Ursula von der Leyen, president of the European Commission, looks at the invention "Do you Speak Robot?" during a visit to the AI Xperience Center at the Vrije Universiteit Brussel in Brussels, Belgium, on Tuesday. (Photo: Reuters)
Strategy unveiled for EU to take on China, US in AI by clearing barriers within bloc
The European Union has unveiled a bloc-wide strategy to build itself into a powerhouse of industrial data and artificial intelligence, or AI, and to fend off competition from China and the United States.
The proposal marks a change of direction for the EU and a deliberate effort to stand up to other big data gathering nations and bodies.
"The battle for industrial data starts now, and the main battlefield will be Europe," EU Industry Commissioner Thierry Breton told the Reuters news agency.
The policy was formally launched on Wednesday but advance leaks said the new approach would focus on having sector-specific policies, investment in infrastructure, and tighter regulations to encourage cross-border information sharing, and get rid of barriers to sharing of data.
Breton said he expected the handling of data from sectors such as healthcare, industry, energy and transport to be at the forefront of the new policy, and that Europe was in a good position to stand up to its rivals.
"The bulk of the industrial value chain, from large groups to SMEs (small and medium-sized enterprises), is based in Europe today," he said.
Even before becoming the president of the European Commission, Ursula von der Leyen made it clear she wanted to challenge the global supremacy of US technology giants such as Google, initially going after them over the issue of tax, but also using their dominance as part of her pitch for Europe's top job.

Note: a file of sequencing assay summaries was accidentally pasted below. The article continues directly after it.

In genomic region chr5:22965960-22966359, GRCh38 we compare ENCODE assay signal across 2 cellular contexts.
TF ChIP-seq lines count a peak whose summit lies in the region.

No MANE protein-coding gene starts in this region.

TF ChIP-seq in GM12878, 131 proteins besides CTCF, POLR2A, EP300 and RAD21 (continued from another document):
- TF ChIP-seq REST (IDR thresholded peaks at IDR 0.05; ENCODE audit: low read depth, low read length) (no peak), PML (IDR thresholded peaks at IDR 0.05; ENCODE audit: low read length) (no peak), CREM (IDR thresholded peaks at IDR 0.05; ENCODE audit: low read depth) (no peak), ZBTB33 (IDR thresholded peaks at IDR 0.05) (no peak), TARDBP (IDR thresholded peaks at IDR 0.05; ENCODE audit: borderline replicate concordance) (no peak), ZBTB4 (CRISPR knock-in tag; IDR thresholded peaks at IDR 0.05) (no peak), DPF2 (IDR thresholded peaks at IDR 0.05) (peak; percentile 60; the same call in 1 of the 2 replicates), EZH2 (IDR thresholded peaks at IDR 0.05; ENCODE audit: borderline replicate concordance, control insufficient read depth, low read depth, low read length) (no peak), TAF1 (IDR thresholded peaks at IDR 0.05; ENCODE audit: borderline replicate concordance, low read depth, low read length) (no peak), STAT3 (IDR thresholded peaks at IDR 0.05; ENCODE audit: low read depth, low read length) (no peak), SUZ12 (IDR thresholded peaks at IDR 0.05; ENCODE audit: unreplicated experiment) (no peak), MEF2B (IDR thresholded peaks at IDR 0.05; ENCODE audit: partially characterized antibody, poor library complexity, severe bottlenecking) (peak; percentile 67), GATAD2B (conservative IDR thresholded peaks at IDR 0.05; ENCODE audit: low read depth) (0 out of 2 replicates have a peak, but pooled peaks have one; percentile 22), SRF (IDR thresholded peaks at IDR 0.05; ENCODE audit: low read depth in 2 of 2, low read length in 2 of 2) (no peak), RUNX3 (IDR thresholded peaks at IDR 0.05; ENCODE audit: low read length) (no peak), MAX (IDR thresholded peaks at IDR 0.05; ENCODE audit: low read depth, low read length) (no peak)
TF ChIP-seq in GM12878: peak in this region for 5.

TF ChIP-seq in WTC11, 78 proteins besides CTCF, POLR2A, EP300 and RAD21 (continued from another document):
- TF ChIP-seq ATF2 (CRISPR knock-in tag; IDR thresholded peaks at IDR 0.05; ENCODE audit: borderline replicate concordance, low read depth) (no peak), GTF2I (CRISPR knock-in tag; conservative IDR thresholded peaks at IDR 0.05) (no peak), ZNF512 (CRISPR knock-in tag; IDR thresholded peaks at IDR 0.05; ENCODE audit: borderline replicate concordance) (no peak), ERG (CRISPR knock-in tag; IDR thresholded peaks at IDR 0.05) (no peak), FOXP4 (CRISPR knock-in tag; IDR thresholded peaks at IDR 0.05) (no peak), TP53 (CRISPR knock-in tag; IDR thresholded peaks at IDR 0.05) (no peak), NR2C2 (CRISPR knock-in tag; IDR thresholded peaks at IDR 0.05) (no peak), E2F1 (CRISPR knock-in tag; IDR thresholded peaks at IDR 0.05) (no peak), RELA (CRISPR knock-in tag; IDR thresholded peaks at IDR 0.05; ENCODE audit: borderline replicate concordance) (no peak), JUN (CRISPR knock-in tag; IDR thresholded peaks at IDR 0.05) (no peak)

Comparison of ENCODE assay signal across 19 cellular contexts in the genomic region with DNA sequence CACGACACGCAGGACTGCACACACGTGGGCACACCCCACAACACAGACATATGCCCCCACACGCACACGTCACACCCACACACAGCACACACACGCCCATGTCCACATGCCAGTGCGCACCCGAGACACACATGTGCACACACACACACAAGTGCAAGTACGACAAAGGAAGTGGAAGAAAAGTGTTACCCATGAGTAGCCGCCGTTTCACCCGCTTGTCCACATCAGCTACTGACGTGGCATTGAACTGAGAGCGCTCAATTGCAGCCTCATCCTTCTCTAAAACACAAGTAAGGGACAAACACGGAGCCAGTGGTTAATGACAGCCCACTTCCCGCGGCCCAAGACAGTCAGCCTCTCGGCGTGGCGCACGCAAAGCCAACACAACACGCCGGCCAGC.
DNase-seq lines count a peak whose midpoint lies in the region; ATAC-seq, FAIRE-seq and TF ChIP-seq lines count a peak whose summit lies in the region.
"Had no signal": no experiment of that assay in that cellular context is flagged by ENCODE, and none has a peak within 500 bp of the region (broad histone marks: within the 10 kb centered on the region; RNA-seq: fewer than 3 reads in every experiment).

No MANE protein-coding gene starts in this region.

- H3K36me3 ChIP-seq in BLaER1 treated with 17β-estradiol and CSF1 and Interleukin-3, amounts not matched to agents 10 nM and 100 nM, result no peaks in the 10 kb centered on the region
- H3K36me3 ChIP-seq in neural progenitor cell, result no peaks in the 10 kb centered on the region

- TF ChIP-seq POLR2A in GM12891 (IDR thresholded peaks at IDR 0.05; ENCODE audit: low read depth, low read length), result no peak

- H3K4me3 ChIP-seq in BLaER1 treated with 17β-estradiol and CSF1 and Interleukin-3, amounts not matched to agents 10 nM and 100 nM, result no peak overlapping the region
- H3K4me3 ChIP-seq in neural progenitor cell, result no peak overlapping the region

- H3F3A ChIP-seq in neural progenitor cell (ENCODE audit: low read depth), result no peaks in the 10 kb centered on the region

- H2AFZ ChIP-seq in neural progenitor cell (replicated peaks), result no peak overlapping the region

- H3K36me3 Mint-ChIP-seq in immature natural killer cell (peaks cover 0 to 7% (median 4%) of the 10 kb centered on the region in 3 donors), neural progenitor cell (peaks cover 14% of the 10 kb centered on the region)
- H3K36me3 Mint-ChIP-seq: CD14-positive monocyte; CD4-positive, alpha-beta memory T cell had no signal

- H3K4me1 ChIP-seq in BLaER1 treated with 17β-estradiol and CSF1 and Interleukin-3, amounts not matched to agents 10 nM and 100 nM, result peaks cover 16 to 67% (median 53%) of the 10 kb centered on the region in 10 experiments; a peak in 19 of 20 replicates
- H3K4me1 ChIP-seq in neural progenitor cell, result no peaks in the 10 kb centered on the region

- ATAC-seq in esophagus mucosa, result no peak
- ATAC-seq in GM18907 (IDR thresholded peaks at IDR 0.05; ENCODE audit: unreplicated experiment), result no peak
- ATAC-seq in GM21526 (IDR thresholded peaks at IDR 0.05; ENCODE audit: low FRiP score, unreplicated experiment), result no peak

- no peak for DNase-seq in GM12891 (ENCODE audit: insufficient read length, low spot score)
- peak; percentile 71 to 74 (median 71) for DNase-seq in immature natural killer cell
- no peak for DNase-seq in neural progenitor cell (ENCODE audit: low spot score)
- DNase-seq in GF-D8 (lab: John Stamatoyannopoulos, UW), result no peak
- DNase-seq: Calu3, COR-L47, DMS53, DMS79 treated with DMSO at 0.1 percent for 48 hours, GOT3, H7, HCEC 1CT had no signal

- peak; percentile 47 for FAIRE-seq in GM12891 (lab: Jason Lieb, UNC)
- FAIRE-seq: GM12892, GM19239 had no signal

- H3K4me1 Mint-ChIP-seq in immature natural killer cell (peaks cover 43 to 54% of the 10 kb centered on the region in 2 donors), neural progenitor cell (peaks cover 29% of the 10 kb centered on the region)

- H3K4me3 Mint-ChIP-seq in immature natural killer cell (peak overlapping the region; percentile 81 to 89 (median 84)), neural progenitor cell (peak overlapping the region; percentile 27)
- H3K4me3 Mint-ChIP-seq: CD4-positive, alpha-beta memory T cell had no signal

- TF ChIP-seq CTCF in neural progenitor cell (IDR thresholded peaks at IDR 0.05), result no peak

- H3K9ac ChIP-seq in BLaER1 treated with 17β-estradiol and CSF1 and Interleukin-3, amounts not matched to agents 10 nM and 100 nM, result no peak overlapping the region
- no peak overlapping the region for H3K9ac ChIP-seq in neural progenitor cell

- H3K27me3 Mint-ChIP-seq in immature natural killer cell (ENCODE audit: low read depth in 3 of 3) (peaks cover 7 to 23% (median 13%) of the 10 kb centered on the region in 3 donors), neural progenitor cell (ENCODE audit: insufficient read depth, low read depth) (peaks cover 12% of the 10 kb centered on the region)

"It is not too late to achieve technological sovereignty in some critical technology areas," she said in a speech in October, highlighting the importance of the topic.
"We will jointly define standards for this new generation of technologies that will become the global norm."
She demonstrated her commitment to the cause of AI with a visit to the AI Xperience Center at the Vrije Universiteit Brussels in Brussels on Tuesday.
Breton, who attended a global security conference in Munich at the weekend, along with many heads of government and global tech companies, has also spoken of the potential for dominant players in sectors such as cloud storage to be broken up in favor of "mini-clouds".
The day after the Munich conference, he met Facebook CEO Mark Zuckerberg in Brussels for discussions that Zuckerberg told reporters were good and wide-ranging. But Breton was more terse in his comments, warning that Facebook needed to do more to fall into line with European demands on the regulation of online platforms.
"It's not for us to adapt to this company, it's for this company to adapt to us," he said, while also rejecting Facebook's own suggestion for looser rules as "not enough "and failing to recognize its own position of dominance in the world of digital data.